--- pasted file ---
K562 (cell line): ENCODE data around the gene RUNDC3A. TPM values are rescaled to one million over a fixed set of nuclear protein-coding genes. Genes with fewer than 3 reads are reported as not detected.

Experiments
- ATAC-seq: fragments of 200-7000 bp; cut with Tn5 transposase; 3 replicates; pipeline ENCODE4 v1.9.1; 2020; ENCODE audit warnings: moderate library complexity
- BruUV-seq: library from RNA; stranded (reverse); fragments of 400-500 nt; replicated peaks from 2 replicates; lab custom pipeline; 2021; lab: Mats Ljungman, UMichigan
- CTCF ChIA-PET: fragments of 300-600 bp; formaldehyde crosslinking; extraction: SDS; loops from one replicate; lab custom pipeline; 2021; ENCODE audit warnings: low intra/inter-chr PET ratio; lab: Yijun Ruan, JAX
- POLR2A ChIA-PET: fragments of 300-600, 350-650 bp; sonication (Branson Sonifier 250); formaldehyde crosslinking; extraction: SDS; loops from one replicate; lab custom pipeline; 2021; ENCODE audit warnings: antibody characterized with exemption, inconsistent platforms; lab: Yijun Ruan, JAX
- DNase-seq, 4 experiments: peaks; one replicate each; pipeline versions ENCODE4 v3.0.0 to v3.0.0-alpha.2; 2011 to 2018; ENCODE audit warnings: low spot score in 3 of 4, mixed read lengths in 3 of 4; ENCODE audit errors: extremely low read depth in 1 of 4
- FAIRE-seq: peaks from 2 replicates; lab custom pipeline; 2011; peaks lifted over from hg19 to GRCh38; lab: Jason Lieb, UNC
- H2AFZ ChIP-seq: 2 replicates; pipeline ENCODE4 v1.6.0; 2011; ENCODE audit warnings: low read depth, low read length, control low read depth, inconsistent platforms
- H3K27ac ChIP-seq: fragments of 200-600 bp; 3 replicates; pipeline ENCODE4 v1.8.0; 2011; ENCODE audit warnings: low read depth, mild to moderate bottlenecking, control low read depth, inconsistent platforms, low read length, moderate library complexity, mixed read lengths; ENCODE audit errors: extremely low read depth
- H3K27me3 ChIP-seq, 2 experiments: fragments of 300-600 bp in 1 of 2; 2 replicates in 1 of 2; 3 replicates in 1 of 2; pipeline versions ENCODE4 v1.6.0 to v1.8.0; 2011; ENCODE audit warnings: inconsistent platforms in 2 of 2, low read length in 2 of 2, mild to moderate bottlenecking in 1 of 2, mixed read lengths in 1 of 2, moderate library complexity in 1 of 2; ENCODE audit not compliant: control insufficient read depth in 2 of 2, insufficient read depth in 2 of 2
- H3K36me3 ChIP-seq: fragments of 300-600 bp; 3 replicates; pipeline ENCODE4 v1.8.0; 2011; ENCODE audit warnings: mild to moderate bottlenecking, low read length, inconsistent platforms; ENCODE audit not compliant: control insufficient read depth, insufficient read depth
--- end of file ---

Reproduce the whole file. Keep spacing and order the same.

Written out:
K562 (cell line): ENCODE data around the gene RUNDC3A. TPM values are rescaled to one million over a fixed set of nuclear protein-coding genes. Genes with fewer than 3 reads are reported as not detected.

Experiments
- ATAC-seq: fragments of 200-7000 bp; cut with Tn5 transposase; 3 replicates; pipeline ENCODE4 v1.9.1; 2020; ENCODE audit warnings: moderate library complexity
- BruUV-seq: library from RNA; stranded (reverse); fragments of 400-500 nt; replicated peaks from 2 replicates; lab custom pipeline; 2021; lab: Mats Ljungman, UMichigan
- CTCF ChIA-PET: fragments of 300-600 bp; formaldehyde crosslinking; extraction: SDS; loops from one replicate; lab custom pipeline; 2021; ENCODE audit warnings: low intra/inter-chr PET ratio; lab: Yijun Ruan, JAX
- POLR2A ChIA-PET: fragments of 300-600, 350-650 bp; sonication (Branson Sonifier 250); formaldehyde crosslinking; extraction: SDS; loops from one replicate; lab custom pipeline; 2021; ENCODE audit warnings: antibody characterized with exemption, inconsistent platforms; lab: Yijun Ruan, JAX
- DNase-seq, 4 experiments: peaks; one replicate each; pipeline versions ENCODE4 v3.0.0 to v3.0.0-alpha.2; 2011 to 2018; ENCODE audit warnings: low spot score in 3 of 4, mixed read lengths in 3 of 4; ENCODE audit errors: extremely low read depth in 1 of 4
- FAIRE-seq: peaks from 2 replicates; lab custom pipeline; 2011; peaks lifted over from hg19 to GRCh38; lab: Jason Lieb, UNC
- H2AFZ ChIP-seq: 2 replicates; pipeline ENCODE4 v1.6.0; 2011; ENCODE audit warnings: low read depth, low read length, control low read depth, inconsistent platforms
- H3K27ac ChIP-seq: fragments of 200-600 bp; 3 replicates; pipeline ENCODE4 v1.8.0; 2011; ENCODE audit warnings: low read depth, mild to moderate bottlenecking, control low read depth, inconsistent platforms, low read length, moderate library complexity, mixed read lengths; ENCODE audit errors: extremely low read depth
- H3K27me3 ChIP-seq, 2 experiments: fragments of 300-600 bp in 1 of 2; 2 replicates in 1 of 2; 3 replicates in 1 of 2; pipeline versions ENCODE4 v1.6.0 to v1.8.0; 2011; ENCODE audit warnings: inconsistent platforms in 2 of 2, low read length in 2 of 2, mild to moderate bottlenecking in 1 of 2, mixed read lengths in 1 of 2, moderate library complexity in 1 of 2; ENCODE audit not compliant: control insufficient read depth in 2 of 2, insufficient read depth in 2 of 2
- H3K36me3 ChIP-seq: fragments of 300-600 bp; 3 replicates; pipeline ENCODE4 v1.8.0; 2011; ENCODE audit warnings: mild to moderate bottlenecking, low read length, inconsistent platforms; ENCODE audit not compliant: control insufficient read depth, insufficient read depth